It's hard to believe that the Worms series began well over a decade ago, but its popularity has seen the games appear across most of the major gaming platforms since. Worms: A Space Oddity brings most of the fun of worm-battling to the Nintendo Wii, marrying Worms' traditional 2D gameplay to a particularly clever control system.
Worms: A Space Oddity, like the vast majority of games in the franchise, involves turn-based fights between up to four teams of worms. You're given an arsenal of weapons and tools, and the last team standing wins. To supplement your initial firepower, you must collect weapons and health crates all while discovering good offensive and defensive positions.
The standard Versus modes of battle are there in beginner, intermediate, and pro difficulties. These modes present increasing levels of challenge by shortening turn times and increasing opponent skill. Also present are additional modes, such as Short Supply, where only one of each kind of weapon is available, making crate collection vital. You can also choose to play the last-man-standing Fort battles, which are as much about strategic defence as skilled attack.
The Wii Remote is all you need to play, and the turn-based nature of the game allows up to four players to share one controller if necessary. The motion-sensitive controls are used to good effect. The occasionally unreliable homing missile has been replaced with a new rocket that you steer to its target using the Wii Remote. It makes precision guiding eminently achievable with a steady hand, and there's a true sense of satisfaction when the enemy is hit. Plunging down the controller to set off a carefully placed atom pack adds that extra bit of venom as a friend watches in local multiplayer as well. On the downside, controlling the camera can be frustrating because you have to hold the + button and move the Wii Remote to pan. The result is a camera that doesn't move smoothly, which can be especially irritating in "Pro" games where turn times are fairly short.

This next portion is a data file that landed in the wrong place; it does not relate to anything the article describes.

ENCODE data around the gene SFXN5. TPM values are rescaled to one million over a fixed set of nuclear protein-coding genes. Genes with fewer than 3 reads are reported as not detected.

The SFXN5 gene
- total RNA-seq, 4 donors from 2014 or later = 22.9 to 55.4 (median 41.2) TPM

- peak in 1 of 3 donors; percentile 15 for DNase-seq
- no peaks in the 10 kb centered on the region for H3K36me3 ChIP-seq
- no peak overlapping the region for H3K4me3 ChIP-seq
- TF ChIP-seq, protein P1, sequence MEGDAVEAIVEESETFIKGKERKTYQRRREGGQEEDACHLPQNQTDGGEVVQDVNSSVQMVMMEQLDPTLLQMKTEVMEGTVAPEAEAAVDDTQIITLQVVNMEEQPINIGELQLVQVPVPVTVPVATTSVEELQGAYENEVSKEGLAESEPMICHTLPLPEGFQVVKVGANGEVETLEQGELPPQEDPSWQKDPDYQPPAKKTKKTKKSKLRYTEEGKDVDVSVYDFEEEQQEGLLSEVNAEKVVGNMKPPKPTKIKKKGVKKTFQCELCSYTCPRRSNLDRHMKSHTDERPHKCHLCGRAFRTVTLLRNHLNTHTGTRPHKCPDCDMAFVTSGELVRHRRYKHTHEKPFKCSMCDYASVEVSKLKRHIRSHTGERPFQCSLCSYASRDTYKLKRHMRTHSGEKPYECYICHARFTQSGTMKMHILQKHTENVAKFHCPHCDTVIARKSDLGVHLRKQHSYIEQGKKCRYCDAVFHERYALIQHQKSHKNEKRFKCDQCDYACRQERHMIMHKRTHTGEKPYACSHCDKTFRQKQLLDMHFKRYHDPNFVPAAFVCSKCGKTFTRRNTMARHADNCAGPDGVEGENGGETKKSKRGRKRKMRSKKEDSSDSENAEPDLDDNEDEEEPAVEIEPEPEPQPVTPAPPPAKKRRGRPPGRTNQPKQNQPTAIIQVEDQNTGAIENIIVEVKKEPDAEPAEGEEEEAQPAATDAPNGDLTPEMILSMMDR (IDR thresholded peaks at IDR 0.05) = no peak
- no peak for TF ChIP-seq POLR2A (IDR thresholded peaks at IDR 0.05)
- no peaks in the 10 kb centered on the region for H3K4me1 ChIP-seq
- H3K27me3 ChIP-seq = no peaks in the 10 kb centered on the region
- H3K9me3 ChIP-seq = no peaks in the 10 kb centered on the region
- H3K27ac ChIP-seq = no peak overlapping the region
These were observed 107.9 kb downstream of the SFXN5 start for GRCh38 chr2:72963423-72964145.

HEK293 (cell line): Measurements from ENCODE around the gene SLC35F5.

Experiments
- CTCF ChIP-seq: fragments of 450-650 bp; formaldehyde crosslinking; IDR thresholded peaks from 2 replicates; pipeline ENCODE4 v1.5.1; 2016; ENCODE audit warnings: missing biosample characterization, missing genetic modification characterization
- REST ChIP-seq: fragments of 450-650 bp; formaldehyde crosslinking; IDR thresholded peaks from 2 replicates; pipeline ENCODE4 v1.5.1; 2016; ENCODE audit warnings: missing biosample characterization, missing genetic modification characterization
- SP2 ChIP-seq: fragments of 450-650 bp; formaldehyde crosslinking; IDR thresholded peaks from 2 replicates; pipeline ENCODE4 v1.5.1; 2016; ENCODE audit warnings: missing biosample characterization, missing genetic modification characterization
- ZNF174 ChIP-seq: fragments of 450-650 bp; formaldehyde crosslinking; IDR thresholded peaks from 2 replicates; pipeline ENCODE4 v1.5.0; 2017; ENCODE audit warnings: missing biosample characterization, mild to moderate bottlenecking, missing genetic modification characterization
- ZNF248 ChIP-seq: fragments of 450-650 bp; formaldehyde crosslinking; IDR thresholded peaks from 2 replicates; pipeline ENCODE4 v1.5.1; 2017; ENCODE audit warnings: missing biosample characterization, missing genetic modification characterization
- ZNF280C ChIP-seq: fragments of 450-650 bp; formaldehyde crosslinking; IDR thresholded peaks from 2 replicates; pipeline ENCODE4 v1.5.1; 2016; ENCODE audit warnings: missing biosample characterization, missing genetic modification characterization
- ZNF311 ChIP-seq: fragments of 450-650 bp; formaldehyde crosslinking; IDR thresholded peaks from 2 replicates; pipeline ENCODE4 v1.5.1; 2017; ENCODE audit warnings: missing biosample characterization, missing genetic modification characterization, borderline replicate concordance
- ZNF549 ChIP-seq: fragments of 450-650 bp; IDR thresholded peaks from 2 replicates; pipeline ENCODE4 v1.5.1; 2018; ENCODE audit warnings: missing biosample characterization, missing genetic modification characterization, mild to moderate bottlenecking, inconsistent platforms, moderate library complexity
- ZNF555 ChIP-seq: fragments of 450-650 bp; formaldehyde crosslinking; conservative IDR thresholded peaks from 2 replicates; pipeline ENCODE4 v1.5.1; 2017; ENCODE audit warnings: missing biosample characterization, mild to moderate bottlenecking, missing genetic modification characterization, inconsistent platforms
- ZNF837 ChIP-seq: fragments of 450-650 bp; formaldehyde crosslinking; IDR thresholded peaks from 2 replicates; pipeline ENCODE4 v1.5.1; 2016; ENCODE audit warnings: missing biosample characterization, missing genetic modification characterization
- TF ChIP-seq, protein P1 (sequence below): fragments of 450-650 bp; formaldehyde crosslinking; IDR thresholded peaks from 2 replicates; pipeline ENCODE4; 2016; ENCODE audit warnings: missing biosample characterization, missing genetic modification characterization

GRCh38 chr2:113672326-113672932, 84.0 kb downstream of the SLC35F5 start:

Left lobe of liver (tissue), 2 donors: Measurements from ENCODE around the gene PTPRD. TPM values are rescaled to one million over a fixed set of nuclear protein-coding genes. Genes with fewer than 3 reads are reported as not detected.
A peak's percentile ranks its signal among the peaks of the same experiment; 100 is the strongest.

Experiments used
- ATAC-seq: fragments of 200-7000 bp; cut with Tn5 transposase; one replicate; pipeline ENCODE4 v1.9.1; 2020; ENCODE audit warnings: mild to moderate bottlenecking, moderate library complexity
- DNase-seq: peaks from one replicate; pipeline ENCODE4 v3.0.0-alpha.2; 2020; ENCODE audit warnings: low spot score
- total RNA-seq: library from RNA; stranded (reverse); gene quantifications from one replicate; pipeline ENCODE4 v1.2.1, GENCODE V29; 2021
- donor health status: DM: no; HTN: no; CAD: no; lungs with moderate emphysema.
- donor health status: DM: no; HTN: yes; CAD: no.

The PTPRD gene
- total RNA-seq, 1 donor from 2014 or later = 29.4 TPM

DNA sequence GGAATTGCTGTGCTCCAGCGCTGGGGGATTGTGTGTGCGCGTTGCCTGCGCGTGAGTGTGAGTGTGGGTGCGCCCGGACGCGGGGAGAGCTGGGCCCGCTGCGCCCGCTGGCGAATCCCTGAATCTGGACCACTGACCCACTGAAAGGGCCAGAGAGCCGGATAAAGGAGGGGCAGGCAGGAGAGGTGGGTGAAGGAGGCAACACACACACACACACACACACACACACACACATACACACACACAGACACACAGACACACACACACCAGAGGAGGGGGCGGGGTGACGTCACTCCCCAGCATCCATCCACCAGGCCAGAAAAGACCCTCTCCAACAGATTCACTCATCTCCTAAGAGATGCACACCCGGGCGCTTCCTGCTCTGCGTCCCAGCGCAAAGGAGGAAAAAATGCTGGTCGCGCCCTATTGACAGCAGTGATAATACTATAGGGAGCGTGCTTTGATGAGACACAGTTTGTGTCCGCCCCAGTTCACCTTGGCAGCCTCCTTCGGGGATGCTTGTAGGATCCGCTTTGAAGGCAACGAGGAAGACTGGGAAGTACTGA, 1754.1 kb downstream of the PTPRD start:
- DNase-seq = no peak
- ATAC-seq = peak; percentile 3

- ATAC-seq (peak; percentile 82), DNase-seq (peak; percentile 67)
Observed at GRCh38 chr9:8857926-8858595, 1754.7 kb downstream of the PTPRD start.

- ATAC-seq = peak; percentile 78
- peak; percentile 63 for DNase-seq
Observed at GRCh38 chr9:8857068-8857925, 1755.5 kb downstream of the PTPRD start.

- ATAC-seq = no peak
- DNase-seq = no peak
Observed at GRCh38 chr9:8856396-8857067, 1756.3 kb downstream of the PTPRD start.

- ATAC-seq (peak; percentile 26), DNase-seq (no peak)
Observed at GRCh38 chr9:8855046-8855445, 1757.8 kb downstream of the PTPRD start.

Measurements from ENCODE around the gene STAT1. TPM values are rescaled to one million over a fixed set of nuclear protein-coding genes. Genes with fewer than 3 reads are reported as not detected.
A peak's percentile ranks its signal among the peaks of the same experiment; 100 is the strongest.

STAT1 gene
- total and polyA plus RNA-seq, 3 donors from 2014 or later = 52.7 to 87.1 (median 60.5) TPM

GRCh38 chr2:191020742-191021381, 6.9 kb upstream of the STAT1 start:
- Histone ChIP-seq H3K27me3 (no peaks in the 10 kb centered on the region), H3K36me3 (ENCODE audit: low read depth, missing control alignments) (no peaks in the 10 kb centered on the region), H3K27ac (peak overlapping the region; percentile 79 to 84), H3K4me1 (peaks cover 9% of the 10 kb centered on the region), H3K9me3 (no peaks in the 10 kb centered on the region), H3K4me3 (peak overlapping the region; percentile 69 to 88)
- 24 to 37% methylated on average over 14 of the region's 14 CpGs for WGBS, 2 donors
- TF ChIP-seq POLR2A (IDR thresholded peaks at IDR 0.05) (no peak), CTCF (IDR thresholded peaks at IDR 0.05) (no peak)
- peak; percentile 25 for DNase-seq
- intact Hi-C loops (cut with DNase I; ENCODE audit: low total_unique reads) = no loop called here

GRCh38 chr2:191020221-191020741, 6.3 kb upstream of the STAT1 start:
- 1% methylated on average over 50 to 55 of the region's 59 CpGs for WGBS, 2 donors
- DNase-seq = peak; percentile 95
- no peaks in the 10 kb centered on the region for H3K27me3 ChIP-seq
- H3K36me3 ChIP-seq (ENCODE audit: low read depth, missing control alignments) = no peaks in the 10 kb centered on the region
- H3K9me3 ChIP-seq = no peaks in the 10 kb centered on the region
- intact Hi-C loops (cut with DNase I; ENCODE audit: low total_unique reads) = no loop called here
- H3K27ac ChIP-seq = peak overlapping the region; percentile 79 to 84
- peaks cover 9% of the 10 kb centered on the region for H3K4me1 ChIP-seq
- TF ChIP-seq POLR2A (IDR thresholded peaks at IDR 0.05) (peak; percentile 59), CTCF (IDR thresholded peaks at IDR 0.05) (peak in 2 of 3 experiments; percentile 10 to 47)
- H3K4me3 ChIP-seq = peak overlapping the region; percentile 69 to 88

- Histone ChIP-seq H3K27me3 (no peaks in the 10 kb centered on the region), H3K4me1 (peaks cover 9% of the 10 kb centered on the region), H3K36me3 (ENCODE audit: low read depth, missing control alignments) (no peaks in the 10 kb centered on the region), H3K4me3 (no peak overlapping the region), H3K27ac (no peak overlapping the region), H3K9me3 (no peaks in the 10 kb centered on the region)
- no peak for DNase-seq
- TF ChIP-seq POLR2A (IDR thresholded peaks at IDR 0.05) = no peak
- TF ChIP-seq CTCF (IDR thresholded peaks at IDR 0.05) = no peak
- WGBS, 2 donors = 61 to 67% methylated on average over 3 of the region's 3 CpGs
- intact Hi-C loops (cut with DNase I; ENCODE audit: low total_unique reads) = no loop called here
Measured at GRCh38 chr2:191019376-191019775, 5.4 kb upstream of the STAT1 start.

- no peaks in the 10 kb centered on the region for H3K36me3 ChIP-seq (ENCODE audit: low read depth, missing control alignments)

One of the criticisms from Worms fans of many of the newer games in the series is that the weapon choice is underwhelming, and A Space Oddity is no exception. The entire arsenal comprises a mere 10 full-bore weapons and seven tools. While some of them are great fun (the drop ship will bring back happy memories of the concrete donkey to experienced players), as battles go on, it's hard not to wish for the variety of attacking options available in previous Worms games. Worms World Party on the PC, for example, had more than 50 weapons available. Many of the weapons in A Space Oddity will be recognizable to fans of the series, regardless of the fact that they've been nicely reworked in keeping with the game's sci-fi theme.
The single-player story mode adds an interesting dimension. The story thread takes you through a series of puzzle- and battle-based levels within each world as you struggle to rebuild your ship and get back to Earth. You might find yourself outnumbered in a battle, digging your way through a level strewn with atom packs or using the environment to take on an opponent with high health points, for example. The story mode levels are useful as practice for the main battles or as a puzzle-based diversion, but they are not compelling in the same way as battling other teams of worms.